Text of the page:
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Europe sets recession record

EUROPE'S manufacturing and service industries have contracted at a record pace as consumers held back on spending and companies postponed investments in the face of the worst recession in more than six decades.

A composite index of both industries fell to 36.2 in February, a record low, from 38.3 in January. The index is based on a survey of purchasing managers by Markit Economics and a reading below 50 indicates contraction. Economists forecast an increase to 38.5, a Bloomberg survey showed.

Producers are scaling back output and cutting jobs as the global financial turmoil pushes Europe into the deepest recession since World War II. Several European Central Bank policy makers, including President Jean-Claude Trichet, have said that the central bank may cut interest rates to a record low next month and could consider other measures to stimulate economic growth.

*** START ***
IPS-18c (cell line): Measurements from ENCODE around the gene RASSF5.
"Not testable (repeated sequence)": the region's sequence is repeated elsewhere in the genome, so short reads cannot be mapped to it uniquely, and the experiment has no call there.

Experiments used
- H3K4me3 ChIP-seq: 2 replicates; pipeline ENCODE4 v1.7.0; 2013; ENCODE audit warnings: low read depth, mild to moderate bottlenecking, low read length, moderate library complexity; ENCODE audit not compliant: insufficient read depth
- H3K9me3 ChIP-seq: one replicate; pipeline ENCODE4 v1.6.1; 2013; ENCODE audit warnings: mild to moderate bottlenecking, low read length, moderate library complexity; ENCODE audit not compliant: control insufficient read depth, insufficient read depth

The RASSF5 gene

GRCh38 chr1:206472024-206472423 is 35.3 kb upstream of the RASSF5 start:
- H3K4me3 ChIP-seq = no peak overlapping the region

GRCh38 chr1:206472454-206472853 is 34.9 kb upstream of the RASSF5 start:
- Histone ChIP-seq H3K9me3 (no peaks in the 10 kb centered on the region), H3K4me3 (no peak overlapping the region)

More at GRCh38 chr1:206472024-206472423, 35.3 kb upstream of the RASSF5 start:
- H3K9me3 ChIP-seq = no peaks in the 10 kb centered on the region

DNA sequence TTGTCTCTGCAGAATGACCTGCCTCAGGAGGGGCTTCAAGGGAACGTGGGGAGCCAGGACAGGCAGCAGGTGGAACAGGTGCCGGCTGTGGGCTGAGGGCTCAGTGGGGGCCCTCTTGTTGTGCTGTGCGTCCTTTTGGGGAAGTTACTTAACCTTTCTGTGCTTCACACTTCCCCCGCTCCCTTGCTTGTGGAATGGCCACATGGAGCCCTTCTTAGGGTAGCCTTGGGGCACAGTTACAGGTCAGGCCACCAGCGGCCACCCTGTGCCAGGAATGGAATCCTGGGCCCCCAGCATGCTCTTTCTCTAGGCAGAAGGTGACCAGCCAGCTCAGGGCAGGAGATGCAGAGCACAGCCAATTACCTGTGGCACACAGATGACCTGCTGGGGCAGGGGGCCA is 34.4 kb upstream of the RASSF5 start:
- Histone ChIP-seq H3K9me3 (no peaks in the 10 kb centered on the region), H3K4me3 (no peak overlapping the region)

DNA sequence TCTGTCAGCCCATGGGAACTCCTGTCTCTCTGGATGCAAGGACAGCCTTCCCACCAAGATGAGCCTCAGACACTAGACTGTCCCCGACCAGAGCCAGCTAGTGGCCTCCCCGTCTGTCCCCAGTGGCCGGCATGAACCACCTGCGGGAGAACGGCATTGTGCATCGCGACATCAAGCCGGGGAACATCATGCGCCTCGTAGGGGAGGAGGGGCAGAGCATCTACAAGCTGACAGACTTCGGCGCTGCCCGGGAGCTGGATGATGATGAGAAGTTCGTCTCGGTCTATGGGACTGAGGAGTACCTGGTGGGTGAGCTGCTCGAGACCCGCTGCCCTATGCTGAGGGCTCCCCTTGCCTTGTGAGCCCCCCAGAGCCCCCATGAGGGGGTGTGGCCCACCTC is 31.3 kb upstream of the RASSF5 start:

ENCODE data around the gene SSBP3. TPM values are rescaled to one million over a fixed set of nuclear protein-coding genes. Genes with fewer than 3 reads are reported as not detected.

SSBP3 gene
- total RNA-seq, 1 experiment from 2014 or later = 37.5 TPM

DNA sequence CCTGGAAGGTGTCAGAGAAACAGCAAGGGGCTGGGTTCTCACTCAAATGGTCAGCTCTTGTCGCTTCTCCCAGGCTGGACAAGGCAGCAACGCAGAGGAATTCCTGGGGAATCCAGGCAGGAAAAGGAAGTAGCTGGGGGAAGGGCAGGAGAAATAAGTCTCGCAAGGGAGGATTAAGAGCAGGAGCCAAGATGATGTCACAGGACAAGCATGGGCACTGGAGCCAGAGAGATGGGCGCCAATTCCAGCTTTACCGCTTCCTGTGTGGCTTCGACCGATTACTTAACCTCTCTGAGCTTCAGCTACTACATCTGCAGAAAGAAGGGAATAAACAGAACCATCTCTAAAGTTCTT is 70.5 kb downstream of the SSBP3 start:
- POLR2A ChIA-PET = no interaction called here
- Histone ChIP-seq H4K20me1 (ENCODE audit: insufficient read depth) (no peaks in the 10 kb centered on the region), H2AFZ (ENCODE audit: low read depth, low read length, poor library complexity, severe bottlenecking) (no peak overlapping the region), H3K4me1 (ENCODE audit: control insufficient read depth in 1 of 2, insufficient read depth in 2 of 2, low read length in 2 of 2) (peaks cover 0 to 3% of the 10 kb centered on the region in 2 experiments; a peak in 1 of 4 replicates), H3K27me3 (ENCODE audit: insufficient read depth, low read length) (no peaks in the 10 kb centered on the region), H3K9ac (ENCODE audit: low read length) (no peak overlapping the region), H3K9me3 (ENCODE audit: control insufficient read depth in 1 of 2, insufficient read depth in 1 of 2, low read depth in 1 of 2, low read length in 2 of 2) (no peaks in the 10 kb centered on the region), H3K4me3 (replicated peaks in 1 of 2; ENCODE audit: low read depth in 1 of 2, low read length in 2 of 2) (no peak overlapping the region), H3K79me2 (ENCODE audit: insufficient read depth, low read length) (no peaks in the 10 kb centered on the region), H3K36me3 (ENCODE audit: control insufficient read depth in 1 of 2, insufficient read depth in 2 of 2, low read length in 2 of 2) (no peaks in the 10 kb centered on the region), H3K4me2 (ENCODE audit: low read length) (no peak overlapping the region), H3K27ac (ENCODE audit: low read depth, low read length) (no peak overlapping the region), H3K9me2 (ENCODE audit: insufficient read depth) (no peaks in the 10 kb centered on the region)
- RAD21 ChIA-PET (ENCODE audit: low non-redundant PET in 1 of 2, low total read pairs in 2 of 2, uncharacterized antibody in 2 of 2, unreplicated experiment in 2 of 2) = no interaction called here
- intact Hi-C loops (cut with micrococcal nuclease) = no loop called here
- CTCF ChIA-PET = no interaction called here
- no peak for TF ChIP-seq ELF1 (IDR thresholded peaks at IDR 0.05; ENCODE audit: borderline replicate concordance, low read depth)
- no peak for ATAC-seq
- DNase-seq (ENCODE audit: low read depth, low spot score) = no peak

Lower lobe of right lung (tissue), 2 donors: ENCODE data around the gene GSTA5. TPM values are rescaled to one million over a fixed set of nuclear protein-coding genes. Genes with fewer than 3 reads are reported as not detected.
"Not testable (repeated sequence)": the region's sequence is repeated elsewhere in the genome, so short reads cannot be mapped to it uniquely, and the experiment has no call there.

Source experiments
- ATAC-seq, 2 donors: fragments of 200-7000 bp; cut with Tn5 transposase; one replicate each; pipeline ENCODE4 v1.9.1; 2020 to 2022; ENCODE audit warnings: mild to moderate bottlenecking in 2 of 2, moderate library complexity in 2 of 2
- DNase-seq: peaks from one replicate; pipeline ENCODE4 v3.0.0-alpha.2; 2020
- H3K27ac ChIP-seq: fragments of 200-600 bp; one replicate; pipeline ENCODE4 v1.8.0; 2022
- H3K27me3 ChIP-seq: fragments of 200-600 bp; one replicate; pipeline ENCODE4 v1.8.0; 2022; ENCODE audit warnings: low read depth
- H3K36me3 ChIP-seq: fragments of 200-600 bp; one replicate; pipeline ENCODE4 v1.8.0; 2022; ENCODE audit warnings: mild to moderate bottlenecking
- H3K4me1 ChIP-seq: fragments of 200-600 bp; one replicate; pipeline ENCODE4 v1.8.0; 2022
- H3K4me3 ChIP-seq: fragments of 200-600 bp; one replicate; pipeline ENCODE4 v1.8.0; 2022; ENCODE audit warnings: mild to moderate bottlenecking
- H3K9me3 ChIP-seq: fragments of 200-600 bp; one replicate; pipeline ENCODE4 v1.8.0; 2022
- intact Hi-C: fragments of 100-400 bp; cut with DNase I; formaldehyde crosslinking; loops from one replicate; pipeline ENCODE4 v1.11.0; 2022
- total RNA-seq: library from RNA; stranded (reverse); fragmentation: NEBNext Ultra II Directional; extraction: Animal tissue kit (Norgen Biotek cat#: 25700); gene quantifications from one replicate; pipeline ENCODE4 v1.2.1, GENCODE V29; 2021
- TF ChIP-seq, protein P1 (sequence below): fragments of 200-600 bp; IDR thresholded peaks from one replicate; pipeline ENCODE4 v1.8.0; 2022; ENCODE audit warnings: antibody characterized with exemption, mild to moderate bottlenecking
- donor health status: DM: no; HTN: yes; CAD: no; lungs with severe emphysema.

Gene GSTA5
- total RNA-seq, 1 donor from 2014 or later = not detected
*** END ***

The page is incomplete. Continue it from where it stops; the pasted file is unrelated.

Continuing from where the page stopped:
"The renewed downward lurch in both surveys to new record lows significantly undermines hopes that the rate of contraction in euro-zone economic activity could be bottoming out," said Howard Archer, chief European economist at IHS Global Insight in London.

The manufacturing index declined to 33.6 from 34.4 in January, while the services index decreased to 38.9 from 42.2, the lowest on record for both indicators, Markit said. Indexes for output, new orders and employment also dropped to all-time lows, it said.

'Worse and worse'

European governments committed more than 1.2 trillion euros (US$1.5 trillion) to save their banking systems from collapse and pledged to spend a combined 200 billion euros to boost the economy, which is enduring the first recession in the euro's 10-year history. The euro region will contract 1.9 percent this year, according to European Commission forecasts.

The head of the International Monetary Fund, which last month projected a 2-percent contraction in the euro region this year, said that forecast may need to be cut as the global economic slump deepens. "The information we've received since these forecasts are worse and worse," IMF Managing Director Dominique Strauss-Kahn said.

European stocks sank to their lowest level in almost six years on concerns the recession is deepening. The Dow Jones Stoxx 600 Index was down 2.5 percent by midday in London, after tumbling 3.1 percent earlier to 177.79, the lowest level since April 2003.


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